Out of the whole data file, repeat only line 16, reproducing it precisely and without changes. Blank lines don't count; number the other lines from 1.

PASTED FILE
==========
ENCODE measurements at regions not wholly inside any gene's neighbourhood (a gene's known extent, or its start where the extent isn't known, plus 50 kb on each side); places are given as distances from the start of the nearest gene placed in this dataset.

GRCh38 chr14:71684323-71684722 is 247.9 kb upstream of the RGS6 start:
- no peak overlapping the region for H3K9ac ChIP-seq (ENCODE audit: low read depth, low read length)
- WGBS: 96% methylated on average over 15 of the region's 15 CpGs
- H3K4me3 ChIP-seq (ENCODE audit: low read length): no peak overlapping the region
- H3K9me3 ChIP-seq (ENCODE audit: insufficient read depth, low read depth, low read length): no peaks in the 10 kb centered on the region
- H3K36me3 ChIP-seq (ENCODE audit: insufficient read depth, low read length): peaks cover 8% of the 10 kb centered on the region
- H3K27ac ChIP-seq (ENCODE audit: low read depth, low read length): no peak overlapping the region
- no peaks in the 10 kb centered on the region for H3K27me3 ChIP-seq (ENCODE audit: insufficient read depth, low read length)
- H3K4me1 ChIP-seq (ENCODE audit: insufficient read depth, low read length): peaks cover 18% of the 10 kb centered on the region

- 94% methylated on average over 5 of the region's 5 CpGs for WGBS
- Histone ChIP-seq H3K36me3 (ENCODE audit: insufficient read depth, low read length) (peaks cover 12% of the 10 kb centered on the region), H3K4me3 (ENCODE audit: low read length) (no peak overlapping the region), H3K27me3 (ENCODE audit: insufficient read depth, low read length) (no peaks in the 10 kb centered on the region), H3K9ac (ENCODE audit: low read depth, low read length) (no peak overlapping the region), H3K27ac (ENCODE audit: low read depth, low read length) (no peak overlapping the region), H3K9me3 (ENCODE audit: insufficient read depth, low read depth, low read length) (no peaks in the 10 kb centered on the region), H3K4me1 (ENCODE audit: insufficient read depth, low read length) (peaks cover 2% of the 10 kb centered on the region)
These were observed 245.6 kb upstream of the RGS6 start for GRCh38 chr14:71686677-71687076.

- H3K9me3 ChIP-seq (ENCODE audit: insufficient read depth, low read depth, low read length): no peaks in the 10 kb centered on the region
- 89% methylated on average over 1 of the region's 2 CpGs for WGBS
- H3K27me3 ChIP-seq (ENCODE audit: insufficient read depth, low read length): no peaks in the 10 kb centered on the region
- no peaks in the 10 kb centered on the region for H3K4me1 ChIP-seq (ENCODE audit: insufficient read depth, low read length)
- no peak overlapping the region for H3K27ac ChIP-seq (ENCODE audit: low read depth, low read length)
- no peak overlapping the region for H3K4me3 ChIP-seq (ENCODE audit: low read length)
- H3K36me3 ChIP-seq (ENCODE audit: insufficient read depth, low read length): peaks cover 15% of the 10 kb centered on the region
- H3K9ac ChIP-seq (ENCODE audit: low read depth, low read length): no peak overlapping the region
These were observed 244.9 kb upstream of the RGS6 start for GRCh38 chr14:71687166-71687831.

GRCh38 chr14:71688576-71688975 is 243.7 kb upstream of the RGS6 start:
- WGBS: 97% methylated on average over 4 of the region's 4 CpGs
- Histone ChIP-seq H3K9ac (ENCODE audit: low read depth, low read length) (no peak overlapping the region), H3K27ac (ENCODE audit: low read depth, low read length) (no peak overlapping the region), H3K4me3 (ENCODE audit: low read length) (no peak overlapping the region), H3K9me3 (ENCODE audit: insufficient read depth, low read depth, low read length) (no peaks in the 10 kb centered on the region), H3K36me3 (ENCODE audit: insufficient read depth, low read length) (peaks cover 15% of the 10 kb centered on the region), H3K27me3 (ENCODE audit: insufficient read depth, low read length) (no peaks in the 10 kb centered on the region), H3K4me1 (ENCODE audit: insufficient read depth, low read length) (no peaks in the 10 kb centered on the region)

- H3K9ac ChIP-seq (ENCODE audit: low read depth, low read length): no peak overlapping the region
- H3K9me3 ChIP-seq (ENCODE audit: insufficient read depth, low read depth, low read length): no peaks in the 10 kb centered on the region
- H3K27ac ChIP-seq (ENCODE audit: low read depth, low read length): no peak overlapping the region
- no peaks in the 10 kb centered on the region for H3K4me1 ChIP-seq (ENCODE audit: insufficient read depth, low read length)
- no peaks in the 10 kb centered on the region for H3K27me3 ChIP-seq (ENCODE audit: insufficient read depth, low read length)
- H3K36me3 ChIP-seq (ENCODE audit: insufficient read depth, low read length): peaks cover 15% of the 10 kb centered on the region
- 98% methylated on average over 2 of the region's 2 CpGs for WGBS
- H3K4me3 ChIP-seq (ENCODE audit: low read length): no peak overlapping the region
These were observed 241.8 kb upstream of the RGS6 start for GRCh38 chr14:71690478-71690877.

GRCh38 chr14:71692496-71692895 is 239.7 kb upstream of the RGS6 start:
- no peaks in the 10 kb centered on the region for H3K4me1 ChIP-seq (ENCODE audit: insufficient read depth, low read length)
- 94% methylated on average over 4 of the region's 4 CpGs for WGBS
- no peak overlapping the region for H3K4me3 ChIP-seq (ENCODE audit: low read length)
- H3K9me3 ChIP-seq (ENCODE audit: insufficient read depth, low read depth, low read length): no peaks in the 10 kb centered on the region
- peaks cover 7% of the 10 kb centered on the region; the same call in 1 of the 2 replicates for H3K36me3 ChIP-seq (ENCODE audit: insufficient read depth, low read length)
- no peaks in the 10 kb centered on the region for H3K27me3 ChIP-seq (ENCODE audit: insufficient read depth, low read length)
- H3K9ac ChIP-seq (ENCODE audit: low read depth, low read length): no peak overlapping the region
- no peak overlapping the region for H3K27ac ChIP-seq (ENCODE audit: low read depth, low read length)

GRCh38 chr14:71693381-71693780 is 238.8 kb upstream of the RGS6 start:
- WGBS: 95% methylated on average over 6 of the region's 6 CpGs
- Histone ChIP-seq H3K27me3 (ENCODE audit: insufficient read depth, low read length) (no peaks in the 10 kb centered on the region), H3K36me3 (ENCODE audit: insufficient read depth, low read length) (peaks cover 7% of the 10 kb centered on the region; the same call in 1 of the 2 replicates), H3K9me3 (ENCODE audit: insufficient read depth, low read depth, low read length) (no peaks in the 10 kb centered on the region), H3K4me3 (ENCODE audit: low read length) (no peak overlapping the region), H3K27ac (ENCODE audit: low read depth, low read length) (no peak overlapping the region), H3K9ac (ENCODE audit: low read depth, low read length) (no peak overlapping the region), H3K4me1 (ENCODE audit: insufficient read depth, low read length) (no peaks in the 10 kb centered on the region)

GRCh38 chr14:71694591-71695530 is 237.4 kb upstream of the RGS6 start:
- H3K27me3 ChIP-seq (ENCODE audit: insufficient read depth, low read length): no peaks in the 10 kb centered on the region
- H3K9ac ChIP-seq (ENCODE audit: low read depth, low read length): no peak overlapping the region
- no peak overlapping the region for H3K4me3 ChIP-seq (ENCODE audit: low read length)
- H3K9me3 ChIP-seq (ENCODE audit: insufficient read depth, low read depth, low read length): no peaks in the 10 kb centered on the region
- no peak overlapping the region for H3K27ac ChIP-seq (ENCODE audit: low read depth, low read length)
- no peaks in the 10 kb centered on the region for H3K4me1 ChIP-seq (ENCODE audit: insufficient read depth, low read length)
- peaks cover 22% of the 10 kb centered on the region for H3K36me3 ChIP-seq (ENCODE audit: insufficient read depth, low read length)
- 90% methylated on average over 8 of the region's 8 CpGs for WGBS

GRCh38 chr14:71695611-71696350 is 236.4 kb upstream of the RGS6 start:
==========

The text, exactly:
- H3K27me3 ChIP-seq (ENCODE audit: insufficient read depth, low read length): no peaks in the 10 kb centered on the region